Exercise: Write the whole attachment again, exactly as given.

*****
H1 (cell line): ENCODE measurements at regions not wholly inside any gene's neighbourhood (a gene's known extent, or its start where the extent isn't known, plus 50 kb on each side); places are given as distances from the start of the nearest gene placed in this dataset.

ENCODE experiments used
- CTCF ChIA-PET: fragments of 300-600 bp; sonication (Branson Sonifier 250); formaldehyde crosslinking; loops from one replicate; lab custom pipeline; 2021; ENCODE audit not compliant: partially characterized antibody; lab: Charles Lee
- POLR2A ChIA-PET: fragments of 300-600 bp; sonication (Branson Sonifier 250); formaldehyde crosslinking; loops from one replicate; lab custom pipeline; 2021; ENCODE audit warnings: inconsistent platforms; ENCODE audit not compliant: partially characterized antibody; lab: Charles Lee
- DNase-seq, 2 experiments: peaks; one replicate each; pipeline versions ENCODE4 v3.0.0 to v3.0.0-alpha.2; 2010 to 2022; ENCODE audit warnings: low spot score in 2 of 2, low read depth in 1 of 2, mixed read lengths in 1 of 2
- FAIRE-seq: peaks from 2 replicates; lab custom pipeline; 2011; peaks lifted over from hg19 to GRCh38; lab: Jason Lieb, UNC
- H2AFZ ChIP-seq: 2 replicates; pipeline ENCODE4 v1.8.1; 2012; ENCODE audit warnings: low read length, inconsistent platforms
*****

H1 (cell line): ENCODE measurements at regions not wholly inside any gene's neighbourhood (a gene's known extent, or its start where the extent isn't known, plus 50 kb on each side); places are given as distances from the start of the nearest gene placed in this dataset.

ENCODE experiments used
- CTCF ChIA-PET: fragments of 300-600 bp; sonication (Branson Sonifier 250); formaldehyde crosslinking; loops from one replicate; lab custom pipeline; 2021; ENCODE audit not compliant: partially characterized antibody; lab: Charles Lee
- POLR2A ChIA-PET: fragments of 300-600 bp; sonication (Branson Sonifier 250); formaldehyde crosslinking; loops from one replicate; lab custom pipeline; 2021; ENCODE audit warnings: inconsistent platforms; ENCODE audit not compliant: partially characterized antibody; lab: Charles Lee
- DNase-seq, 2 experiments: peaks; one replicate each; pipeline versions ENCODE4 v3.0.0 to v3.0.0-alpha.2; 2010 to 2022; ENCODE audit warnings: low spot score in 2 of 2, low read depth in 1 of 2, mixed read lengths in 1 of 2
- FAIRE-seq: peaks from 2 replicates; lab custom pipeline; 2011; peaks lifted over from hg19 to GRCh38; lab: Jason Lieb, UNC
- H2AFZ ChIP-seq: 2 replicates; pipeline ENCODE4 v1.8.1; 2012; ENCODE audit warnings: low read length, inconsistent platforms